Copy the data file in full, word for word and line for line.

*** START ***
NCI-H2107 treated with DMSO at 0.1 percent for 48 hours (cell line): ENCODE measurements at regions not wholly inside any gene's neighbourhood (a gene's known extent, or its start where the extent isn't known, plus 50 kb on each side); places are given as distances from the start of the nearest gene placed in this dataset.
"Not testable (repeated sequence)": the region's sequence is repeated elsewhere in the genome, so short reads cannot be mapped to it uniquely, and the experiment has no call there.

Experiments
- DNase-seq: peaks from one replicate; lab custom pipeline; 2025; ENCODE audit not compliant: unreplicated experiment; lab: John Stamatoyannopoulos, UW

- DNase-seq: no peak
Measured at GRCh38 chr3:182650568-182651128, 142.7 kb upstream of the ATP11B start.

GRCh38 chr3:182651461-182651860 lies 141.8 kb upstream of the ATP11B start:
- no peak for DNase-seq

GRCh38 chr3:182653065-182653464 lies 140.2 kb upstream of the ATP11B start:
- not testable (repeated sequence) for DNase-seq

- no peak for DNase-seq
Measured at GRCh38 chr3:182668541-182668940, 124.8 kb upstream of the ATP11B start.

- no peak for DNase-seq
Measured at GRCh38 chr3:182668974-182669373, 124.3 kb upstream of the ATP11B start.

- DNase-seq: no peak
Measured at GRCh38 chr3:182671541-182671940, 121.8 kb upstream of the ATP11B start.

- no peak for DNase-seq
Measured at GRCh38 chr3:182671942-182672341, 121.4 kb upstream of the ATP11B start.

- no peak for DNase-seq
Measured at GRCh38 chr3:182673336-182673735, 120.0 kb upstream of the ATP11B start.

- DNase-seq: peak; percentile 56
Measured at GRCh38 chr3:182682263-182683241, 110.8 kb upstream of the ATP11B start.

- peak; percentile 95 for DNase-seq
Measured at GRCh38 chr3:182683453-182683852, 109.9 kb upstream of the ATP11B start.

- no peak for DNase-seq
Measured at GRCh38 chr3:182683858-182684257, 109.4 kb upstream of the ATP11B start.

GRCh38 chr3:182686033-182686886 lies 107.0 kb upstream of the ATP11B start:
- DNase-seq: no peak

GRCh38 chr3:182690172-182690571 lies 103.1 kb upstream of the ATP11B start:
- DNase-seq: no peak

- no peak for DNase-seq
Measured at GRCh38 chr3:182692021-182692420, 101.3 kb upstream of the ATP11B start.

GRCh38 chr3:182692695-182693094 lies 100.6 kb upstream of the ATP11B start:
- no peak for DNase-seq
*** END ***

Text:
NCI-H2107 treated with DMSO at 0.1 percent for 48 hours (cell line): ENCODE measurements at regions not wholly inside any gene's neighbourhood (a gene's known extent, or its start where the extent isn't known, plus 50 kb on each side); places are given as distances from the start of the nearest gene placed in this dataset.
"Not testable (repeated sequence)": the region's sequence is repeated elsewhere in the genome, so short reads cannot be mapped to it uniquely, and the experiment has no call there.

Experiments
- DNase-seq: peaks from one replicate; lab custom pipeline; 2025; ENCODE audit not compliant: unreplicated experiment; lab: John Stamatoyannopoulos, UW

- DNase-seq: no peak
Measured at GRCh38 chr3:182650568-182651128, 142.7 kb upstream of the ATP11B start.

GRCh38 chr3:182651461-182651860 lies 141.8 kb upstream of the ATP11B start:
- no peak for DNase-seq

GRCh38 chr3:182653065-182653464 lies 140.2 kb upstream of the ATP11B start:
- not testable (repeated sequence) for DNase-seq

- no peak for DNase-seq
Measured at GRCh38 chr3:182668541-182668940, 124.8 kb upstream of the ATP11B start.

- no peak for DNase-seq
Measured at GRCh38 chr3:182668974-182669373, 124.3 kb upstream of the ATP11B start.

- DNase-seq: no peak
Measured at GRCh38 chr3:182671541-182671940, 121.8 kb upstream of the ATP11B start.

- no peak for DNase-seq
Measured at GRCh38 chr3:182671942-182672341, 121.4 kb upstream of the ATP11B start.

- no peak for DNase-seq
Measured at GRCh38 chr3:182673336-182673735, 120.0 kb upstream of the ATP11B start.

- DNase-seq: peak; percentile 56
Measured at GRCh38 chr3:182682263-182683241, 110.8 kb upstream of the ATP11B start.

- peak; percentile 95 for DNase-seq
Measured at GRCh38 chr3:182683453-182683852, 109.9 kb upstream of the ATP11B start.

- no peak for DNase-seq
Measured at GRCh38 chr3:182683858-182684257, 109.4 kb upstream of the ATP11B start.

GRCh38 chr3:182686033-182686886 lies 107.0 kb upstream of the ATP11B start:
- DNase-seq: no peak

GRCh38 chr3:182690172-182690571 lies 103.1 kb upstream of the ATP11B start:
- DNase-seq: no peak

- no peak for DNase-seq
Measured at GRCh38 chr3:182692021-182692420, 101.3 kb upstream of the ATP11B start.

GRCh38 chr3:182692695-182693094 lies 100.6 kb upstream of the ATP11B start:
- no peak for DNase-seq